For the sixth consecutive year, property owners in one Northampton County township will be paying the same in taxes.
Bethlehem Township commissioners unanimously adopted a 2014 budget of $14.7 million Monday night, keeping in place the property tax rate of 5.99 mills, which was set in 2009.
All township fees also will remain the same in 2014.
The spending plan includes money for two new positions:a planning director, who will earn about $85,000 a year and a finance clerk who will make about $35,000 a year, according to acting township manager Doug Bruce.
The planning director's duties were handled by recently-departed township manager Howard Kutzler, said Bruce, adding, "It's going to take two people to replace him."
The township is still looking for a manager to succeed Kutzler, who became director of administration for South Whitehall Township, Lehigh Co., on Nov. 1.
Kutzler served three years as Bethlehem Township manager and a decade as its director of planning, commissioners' chairman, Paul Weiss said.
On Monday night, the commissioners approved a deferred pension benefit for Kutzler, who will be eligible for a lifetime monthly benefit of $2,232.45, beginning in February 2027.
The commissioners also signed off on a lifetime monthly deferred pension benefit of $642.78 for former township fire marshal Stephen Gallagher, who served the township for 10 years, before becoming fire commissioner in neighboring Palmer Township in November. Gallagher can start collecting in August 2038.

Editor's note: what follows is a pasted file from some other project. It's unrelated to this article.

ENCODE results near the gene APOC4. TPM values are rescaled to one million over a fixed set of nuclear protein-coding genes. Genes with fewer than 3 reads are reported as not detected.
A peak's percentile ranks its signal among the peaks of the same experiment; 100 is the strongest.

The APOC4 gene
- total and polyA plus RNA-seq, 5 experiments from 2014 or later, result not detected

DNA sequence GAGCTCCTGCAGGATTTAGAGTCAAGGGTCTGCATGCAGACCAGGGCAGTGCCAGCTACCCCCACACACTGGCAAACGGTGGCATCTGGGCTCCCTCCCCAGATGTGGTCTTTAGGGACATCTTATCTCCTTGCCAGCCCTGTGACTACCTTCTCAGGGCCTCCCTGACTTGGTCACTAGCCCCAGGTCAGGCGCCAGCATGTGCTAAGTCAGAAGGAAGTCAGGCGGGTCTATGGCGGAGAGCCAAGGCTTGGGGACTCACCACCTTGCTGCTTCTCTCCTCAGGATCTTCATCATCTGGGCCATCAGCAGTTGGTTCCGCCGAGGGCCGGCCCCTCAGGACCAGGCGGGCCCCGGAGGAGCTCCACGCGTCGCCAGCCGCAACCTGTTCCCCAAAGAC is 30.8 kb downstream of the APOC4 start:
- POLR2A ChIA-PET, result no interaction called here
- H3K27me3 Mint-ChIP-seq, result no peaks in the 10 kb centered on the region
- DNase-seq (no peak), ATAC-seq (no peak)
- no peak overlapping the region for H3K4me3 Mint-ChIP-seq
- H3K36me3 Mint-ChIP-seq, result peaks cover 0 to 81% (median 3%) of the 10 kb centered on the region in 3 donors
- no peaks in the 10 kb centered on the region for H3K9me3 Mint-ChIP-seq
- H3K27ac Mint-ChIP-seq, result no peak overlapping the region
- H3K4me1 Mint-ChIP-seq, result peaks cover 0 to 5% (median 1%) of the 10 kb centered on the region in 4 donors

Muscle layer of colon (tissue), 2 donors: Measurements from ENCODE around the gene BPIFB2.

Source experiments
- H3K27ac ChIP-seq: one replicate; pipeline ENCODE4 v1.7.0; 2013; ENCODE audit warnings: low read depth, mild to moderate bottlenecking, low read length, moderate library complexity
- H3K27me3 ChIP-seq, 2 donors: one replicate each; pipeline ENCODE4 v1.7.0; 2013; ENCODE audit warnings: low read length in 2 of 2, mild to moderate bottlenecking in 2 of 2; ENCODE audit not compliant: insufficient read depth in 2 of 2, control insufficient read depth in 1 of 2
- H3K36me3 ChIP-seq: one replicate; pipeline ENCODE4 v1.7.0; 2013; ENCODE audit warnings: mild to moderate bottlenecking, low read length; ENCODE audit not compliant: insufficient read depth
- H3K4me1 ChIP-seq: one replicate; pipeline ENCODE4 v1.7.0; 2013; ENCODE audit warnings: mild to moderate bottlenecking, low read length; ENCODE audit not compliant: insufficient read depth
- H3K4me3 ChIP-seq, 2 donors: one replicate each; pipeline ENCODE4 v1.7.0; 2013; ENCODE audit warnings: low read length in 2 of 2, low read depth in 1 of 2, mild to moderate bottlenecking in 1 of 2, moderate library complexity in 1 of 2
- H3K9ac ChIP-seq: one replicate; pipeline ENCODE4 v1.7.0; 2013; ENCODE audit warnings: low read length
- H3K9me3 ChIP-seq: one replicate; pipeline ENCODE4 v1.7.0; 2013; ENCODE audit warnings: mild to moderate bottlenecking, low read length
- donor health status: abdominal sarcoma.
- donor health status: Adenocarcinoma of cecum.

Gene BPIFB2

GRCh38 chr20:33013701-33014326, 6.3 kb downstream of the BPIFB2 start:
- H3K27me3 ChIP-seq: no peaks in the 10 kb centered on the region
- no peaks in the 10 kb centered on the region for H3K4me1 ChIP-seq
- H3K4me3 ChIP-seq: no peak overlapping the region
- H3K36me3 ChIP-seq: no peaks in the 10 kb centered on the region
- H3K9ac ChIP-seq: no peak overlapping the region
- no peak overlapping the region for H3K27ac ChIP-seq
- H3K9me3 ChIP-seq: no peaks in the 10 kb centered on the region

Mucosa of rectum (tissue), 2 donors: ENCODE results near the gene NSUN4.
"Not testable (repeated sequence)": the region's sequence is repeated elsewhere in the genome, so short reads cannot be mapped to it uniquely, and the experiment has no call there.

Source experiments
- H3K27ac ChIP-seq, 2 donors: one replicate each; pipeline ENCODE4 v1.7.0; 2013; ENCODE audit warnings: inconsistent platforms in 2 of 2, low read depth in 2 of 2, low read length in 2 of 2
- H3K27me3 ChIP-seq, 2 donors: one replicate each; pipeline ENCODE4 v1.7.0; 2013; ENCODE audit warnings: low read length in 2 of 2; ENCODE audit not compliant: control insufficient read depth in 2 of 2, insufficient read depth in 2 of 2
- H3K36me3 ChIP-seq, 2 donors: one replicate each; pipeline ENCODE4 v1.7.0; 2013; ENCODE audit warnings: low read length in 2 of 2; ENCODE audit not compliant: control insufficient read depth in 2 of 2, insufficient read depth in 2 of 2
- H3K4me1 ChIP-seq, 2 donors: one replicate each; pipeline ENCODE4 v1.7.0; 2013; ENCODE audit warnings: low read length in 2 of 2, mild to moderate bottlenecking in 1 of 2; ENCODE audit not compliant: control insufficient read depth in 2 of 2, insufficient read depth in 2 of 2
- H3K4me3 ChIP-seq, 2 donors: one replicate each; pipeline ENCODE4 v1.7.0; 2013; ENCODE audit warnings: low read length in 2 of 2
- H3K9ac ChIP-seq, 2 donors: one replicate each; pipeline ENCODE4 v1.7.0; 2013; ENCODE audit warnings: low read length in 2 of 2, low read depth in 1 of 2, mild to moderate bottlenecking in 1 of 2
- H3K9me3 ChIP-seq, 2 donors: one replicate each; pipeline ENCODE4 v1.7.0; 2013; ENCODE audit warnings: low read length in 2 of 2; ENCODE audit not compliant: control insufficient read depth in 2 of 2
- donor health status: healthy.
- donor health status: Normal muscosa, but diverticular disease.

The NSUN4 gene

The commissioners were informed Monday night they have a new vacancy to fill, the volunteer position of emergency management coordinator.
Township solicitor, James Broughal, said long-time coordinator Tim Brady, has submitted a letter of resignation.
Broughal also said that the commissioners need to recommend a replacement to the governor, who will make the appointment on his own, if no recommendation is forthcoming.
Commissioners' chairman Weiss could not say how long Brady had served in the unpaid position. But one township resident estimated Brady's been in the job since the late 1970s.
The commissioners agreed to accept $85,743 from the Housenick Memorial Foundation earmarked for design and survey work on the restoration of the mansion at Housenick Park.
The money will be deposited in an escrow account, Broughal said.